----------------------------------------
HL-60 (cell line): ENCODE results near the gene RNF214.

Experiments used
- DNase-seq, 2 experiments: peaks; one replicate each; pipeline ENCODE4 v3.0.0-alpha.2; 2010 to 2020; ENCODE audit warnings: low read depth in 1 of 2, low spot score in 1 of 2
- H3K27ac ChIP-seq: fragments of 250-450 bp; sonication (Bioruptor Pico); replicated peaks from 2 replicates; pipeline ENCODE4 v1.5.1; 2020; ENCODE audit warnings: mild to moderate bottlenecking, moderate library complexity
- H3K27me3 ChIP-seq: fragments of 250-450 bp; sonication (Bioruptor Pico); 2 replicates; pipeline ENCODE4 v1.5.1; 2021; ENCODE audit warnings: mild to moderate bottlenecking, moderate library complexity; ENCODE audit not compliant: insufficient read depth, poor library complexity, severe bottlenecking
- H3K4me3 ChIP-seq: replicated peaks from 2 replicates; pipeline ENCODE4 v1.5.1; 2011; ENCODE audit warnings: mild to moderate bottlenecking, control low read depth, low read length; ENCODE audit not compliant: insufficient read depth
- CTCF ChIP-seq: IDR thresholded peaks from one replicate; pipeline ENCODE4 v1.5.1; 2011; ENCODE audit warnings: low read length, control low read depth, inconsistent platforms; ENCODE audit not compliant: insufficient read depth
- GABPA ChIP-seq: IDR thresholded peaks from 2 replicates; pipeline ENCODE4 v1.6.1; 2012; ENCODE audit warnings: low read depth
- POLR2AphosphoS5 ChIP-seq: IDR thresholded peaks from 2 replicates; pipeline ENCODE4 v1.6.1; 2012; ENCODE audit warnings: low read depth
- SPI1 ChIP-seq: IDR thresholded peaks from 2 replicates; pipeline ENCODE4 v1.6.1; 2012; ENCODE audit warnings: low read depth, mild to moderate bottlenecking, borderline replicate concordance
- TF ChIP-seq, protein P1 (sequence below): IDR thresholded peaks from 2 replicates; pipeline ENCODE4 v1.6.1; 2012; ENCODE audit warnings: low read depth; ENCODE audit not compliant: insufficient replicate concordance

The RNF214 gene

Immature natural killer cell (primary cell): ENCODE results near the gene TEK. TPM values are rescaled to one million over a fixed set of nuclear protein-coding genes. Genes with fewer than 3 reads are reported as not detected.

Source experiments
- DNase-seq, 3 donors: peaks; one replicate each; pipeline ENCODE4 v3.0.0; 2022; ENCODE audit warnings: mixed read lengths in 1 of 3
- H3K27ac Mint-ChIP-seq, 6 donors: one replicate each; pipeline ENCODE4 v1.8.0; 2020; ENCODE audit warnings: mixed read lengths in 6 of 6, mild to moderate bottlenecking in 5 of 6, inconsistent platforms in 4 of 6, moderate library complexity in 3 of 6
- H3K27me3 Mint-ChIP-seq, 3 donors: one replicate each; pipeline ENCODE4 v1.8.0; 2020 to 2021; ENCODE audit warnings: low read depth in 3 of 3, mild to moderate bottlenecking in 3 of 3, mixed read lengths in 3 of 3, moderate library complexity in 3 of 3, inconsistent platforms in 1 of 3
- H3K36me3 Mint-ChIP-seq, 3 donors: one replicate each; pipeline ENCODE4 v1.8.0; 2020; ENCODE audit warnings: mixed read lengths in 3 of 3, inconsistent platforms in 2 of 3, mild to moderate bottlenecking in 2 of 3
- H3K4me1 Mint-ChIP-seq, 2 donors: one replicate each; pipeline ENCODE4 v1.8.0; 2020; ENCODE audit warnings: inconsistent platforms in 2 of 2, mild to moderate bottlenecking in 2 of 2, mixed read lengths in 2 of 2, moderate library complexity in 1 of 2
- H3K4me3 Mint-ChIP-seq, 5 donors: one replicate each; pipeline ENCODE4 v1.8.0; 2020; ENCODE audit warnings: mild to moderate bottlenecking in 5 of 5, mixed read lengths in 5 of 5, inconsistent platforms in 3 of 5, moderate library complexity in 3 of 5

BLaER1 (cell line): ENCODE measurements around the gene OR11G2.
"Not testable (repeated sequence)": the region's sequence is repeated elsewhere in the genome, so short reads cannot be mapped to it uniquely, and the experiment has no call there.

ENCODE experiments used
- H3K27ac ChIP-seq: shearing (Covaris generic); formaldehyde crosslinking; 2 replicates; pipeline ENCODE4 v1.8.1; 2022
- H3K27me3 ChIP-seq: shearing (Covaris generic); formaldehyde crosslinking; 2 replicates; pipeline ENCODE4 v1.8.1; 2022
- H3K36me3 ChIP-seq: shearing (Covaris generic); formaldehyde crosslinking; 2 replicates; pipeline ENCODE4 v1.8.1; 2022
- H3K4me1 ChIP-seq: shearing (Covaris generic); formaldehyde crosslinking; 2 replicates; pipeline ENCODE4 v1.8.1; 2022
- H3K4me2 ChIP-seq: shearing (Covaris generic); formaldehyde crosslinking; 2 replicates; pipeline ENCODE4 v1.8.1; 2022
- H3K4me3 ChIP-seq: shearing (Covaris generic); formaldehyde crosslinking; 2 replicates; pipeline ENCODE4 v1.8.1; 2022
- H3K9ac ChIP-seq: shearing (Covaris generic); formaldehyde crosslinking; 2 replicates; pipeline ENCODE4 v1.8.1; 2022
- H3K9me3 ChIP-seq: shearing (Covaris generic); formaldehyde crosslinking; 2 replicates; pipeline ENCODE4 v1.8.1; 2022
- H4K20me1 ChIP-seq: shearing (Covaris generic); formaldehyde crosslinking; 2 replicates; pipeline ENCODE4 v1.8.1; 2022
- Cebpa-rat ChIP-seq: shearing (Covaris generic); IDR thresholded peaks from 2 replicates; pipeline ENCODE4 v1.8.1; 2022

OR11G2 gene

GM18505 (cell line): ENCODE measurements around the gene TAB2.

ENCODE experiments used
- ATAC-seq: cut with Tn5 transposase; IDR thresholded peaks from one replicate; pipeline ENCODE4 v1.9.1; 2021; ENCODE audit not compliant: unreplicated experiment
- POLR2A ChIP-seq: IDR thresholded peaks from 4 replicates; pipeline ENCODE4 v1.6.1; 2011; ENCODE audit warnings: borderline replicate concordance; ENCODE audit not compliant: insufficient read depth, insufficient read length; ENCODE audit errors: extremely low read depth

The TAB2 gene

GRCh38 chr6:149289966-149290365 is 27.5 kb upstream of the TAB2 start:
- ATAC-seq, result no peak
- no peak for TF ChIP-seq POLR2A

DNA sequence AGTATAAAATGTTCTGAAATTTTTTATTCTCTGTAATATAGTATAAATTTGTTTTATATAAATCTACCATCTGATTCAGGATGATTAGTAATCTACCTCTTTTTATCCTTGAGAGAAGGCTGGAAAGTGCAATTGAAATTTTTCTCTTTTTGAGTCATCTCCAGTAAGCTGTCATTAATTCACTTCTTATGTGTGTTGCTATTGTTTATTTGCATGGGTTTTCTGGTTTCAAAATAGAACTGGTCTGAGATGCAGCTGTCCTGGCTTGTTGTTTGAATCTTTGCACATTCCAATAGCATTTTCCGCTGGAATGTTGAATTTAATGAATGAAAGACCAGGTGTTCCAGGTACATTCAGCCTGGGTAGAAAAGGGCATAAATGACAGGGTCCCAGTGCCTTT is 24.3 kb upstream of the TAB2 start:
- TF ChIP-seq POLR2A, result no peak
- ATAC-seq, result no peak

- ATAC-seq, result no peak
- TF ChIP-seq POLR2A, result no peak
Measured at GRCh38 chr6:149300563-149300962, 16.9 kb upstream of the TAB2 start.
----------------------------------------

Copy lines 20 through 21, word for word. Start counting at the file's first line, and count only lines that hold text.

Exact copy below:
- H3K4me3 Mint-ChIP-seq, 5 donors: one replicate each; pipeline ENCODE4 v1.8.0; 2020; ENCODE audit warnings: mild to moderate bottlenecking in 5 of 5, mixed read lengths in 5 of 5, inconsistent platforms in 3 of 5, moderate library complexity in 3 of 5

BLaER1 (cell line): ENCODE measurements around the gene OR11G2.